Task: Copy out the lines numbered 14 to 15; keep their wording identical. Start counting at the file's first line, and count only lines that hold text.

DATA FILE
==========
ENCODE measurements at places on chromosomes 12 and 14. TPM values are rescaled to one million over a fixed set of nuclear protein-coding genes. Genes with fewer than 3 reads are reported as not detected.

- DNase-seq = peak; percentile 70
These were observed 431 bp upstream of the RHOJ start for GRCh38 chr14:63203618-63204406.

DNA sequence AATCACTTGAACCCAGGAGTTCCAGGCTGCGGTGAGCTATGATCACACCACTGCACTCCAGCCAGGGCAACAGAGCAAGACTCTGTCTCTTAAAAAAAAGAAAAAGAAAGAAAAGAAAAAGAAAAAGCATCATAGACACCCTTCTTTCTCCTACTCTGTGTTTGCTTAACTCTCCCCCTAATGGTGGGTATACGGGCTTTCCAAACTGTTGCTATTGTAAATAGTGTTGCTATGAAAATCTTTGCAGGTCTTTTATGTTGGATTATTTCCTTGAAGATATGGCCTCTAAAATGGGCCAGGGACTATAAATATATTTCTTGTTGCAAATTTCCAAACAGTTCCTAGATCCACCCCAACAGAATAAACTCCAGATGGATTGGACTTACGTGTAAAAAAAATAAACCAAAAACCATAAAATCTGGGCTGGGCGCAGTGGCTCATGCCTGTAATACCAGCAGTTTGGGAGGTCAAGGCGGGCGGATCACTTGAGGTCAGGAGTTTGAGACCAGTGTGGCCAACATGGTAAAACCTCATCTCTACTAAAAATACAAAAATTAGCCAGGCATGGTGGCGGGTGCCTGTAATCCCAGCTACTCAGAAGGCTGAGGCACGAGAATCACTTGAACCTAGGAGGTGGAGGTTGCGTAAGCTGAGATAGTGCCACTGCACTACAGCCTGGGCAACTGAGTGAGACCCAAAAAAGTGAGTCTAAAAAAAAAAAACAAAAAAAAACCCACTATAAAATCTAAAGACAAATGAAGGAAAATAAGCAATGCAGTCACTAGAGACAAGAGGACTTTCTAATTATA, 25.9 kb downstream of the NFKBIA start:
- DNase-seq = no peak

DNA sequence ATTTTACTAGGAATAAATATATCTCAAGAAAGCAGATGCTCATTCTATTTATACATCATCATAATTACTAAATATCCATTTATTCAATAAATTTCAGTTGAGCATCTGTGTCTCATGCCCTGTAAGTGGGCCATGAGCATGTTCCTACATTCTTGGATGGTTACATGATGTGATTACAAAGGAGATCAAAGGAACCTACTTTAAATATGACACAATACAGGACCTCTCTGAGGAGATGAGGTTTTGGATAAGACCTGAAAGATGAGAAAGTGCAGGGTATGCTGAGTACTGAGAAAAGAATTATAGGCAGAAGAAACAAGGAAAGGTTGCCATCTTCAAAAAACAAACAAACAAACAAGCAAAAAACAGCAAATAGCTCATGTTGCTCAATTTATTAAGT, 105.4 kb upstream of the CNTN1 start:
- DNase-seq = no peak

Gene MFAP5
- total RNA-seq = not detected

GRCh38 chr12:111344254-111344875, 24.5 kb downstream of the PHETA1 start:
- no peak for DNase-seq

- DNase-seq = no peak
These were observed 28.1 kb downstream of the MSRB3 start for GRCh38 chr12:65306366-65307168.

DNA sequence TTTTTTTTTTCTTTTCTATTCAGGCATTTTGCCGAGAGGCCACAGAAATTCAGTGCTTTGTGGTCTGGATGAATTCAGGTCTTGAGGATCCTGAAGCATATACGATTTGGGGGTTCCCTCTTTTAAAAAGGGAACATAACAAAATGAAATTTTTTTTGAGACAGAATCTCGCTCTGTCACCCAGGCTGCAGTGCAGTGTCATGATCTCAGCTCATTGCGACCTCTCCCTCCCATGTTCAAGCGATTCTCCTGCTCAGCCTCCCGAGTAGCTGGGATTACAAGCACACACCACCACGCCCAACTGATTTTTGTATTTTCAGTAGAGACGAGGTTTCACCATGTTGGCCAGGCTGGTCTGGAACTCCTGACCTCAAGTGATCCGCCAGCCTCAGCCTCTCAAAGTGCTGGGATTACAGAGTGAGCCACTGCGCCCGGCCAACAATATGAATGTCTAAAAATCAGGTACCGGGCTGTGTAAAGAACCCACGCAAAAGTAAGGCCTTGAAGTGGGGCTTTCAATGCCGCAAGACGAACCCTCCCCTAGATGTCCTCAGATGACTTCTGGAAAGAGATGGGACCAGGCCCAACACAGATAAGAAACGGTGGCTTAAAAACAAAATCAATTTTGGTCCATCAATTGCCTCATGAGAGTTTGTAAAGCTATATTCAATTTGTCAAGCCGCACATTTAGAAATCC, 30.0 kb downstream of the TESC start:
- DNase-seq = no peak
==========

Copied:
DNA sequence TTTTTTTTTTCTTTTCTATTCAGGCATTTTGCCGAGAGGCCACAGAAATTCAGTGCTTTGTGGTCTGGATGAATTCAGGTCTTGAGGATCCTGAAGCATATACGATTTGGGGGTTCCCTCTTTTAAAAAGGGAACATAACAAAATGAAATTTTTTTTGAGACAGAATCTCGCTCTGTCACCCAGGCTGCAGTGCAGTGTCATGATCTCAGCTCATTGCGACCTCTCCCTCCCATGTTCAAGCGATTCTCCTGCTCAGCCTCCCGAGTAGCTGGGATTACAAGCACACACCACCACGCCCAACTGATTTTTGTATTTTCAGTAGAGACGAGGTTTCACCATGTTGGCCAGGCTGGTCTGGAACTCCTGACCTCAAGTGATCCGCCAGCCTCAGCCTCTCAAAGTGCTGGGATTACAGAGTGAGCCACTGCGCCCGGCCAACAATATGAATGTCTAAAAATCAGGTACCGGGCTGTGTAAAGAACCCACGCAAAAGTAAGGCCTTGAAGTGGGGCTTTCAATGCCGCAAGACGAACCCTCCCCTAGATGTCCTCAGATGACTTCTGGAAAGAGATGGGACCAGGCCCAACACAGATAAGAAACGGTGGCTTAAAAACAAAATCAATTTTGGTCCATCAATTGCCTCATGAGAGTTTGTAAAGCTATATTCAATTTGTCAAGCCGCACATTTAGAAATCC, 30.0 kb downstream of the TESC start:
- DNase-seq = no peak